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Flash is dead!

by: | December 16, 2011

Flash is dead, long live HTML 5

A while ago we tweeted that Flash is dead. Presumptuous, maybe, the reality is a little less clear but being refined daily.

Should we develop Flash sites?

The simple answer to this is, maybe not so simple. On the whole yes, Flash is dead. The bygone era of Flash websites has had it’s day. To bolster this view even Aral Balkan the famed Flash developer and evangelist was sidelined by Adobe for his comments a few years ago that Flash was a technology on the way out.

As Aral states Flash was adept at producing uniformed cross browser solutions in the days of the strict browser wars, non standard compliance to any and all technologies; when getting sites to look and interact the same was more than a chore if not neigh on improbable. But this was a solution in the era of desktop only solutions, and the world has moved on.

This opinion thrust itself to the forefront of technological circles as Apple launched their iOS devices and blanket banned mobile Flash. The reasoning was the user experience, a view that the users perceptions of the Apple hardware could be damaged and hence affect the brand. This was mainly because of the plethora of poorly conceived and coded Flash websites that hog computer processors and crash browsers. Okay, I do love Apple products but from a non-biased view I do understand the standpoint they took.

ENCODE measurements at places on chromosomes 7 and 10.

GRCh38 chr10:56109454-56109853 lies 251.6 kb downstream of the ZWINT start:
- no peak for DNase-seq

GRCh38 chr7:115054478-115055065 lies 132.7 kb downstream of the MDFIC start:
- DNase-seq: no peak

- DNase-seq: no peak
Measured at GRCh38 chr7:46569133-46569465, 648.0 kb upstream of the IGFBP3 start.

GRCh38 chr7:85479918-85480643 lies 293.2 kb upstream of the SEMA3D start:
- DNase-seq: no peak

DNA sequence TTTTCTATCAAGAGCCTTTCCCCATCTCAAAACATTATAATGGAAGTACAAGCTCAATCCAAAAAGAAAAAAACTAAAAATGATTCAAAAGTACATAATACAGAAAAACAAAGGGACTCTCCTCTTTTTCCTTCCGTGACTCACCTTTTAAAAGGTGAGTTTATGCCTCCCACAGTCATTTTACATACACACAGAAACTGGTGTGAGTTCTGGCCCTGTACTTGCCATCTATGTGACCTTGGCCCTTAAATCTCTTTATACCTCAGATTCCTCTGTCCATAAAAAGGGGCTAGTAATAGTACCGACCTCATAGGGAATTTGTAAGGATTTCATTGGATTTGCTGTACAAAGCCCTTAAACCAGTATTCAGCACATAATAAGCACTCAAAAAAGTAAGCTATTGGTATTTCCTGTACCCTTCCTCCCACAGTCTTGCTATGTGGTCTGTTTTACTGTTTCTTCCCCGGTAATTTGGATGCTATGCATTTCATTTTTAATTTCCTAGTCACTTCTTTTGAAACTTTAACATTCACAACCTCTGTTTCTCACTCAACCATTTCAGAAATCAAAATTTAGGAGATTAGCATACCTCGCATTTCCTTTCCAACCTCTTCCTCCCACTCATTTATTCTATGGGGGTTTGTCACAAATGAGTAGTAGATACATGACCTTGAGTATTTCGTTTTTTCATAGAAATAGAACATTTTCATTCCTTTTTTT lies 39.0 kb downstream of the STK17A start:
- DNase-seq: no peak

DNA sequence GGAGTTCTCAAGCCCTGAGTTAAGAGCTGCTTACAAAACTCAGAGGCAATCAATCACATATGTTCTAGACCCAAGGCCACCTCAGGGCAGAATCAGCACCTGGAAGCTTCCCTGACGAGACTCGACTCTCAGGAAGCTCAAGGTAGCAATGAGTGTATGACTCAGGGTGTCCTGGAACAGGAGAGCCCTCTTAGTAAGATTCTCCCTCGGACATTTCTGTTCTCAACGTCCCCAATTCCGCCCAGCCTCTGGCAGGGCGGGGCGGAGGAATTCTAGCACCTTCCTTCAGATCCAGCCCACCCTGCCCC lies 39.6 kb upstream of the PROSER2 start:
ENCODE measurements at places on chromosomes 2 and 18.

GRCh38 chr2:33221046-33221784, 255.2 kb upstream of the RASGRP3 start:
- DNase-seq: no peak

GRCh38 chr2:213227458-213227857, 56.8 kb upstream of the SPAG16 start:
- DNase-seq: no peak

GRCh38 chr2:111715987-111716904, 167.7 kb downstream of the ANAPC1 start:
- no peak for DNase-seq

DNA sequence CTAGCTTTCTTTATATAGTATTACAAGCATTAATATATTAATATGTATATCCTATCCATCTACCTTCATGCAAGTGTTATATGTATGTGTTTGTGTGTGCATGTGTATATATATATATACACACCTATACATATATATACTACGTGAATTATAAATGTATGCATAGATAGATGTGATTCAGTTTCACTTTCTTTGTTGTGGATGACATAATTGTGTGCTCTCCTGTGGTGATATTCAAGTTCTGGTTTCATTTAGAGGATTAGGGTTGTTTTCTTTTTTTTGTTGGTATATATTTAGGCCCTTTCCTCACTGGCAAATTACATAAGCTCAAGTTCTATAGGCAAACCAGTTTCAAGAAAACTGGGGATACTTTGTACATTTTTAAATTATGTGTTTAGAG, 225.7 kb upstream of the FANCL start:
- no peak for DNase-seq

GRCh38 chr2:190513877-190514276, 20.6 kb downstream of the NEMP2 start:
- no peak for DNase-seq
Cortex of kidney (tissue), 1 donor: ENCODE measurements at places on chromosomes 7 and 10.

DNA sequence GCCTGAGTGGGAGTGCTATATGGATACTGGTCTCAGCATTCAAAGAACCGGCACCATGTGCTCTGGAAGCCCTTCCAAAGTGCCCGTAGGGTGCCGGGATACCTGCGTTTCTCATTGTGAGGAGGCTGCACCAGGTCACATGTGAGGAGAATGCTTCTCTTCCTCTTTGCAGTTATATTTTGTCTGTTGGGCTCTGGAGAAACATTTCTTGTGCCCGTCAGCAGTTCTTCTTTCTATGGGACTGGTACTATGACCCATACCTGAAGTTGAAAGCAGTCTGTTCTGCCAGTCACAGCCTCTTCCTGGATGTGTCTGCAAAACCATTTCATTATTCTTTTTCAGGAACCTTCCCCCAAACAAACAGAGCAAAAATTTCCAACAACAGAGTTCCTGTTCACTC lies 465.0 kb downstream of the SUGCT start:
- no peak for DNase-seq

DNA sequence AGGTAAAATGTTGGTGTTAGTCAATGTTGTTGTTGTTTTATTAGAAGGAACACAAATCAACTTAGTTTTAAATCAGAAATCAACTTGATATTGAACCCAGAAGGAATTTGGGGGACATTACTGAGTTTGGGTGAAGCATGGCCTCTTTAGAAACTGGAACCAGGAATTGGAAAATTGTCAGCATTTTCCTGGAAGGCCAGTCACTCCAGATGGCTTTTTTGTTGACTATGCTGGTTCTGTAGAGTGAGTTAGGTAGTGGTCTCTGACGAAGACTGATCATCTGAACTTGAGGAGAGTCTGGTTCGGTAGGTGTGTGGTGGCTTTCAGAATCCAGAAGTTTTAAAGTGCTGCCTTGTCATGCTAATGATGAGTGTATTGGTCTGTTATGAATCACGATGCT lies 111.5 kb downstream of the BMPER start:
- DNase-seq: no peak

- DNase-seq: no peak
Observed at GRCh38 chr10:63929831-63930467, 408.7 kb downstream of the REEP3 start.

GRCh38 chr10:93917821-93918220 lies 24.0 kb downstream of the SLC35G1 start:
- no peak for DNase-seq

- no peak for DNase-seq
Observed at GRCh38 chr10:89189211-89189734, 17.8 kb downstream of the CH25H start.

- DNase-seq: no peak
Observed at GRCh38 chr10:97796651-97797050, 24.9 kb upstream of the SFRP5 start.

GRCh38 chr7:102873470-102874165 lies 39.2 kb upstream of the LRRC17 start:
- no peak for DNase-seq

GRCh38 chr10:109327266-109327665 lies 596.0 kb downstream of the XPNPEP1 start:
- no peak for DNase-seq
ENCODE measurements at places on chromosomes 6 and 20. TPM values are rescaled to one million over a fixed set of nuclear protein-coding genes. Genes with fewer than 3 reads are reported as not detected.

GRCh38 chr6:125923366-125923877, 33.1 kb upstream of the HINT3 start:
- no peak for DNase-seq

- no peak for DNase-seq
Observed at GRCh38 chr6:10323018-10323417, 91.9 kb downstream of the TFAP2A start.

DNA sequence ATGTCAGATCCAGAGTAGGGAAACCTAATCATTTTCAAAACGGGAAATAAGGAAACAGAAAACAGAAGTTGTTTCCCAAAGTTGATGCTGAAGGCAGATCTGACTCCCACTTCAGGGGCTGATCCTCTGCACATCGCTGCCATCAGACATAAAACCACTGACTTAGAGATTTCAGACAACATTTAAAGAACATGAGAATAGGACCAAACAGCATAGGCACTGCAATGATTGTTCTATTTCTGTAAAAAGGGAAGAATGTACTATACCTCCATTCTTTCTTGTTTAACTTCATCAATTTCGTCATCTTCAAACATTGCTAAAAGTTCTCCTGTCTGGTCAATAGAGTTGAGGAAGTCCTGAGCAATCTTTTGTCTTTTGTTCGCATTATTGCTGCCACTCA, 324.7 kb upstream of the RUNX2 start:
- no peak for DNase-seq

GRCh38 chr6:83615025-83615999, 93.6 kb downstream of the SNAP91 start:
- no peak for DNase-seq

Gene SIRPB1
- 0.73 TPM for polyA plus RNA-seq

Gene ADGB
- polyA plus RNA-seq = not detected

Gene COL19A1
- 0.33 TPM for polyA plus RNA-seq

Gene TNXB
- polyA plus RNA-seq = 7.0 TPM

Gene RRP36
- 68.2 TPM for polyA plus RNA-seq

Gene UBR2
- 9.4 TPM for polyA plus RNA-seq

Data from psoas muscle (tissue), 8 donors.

Many developers were in uproar but the simple fact is—users don’t understand the difference between a Flash or HTML website, and they certainly don’t understand when it is the site that has frozen their device as opposed to the device itself; and this simply leads to a branding issue of the reliability of the technology. Especially when you pay a premium for the hardware from Apple. Some may say rightly so, some balk at the cost; honestly speaking it is best to use one or some of their products and make your own mind up.

Should I still use Flash?

Well, if you are developing a new site you have to consider your user base a first point of call. If you are developing a site for all users, consumers and being wholeheartedly focused on delivering communications, services or selling products to be used by anyone and everyone; then yes for you “Flash is dead”. You also need to consider the cost of developing in Flash, maintaining a Flash based product and even more to the point—updating a Flashed based product. The web moves at high velocity and keeping your products fresh using Flash can be a task.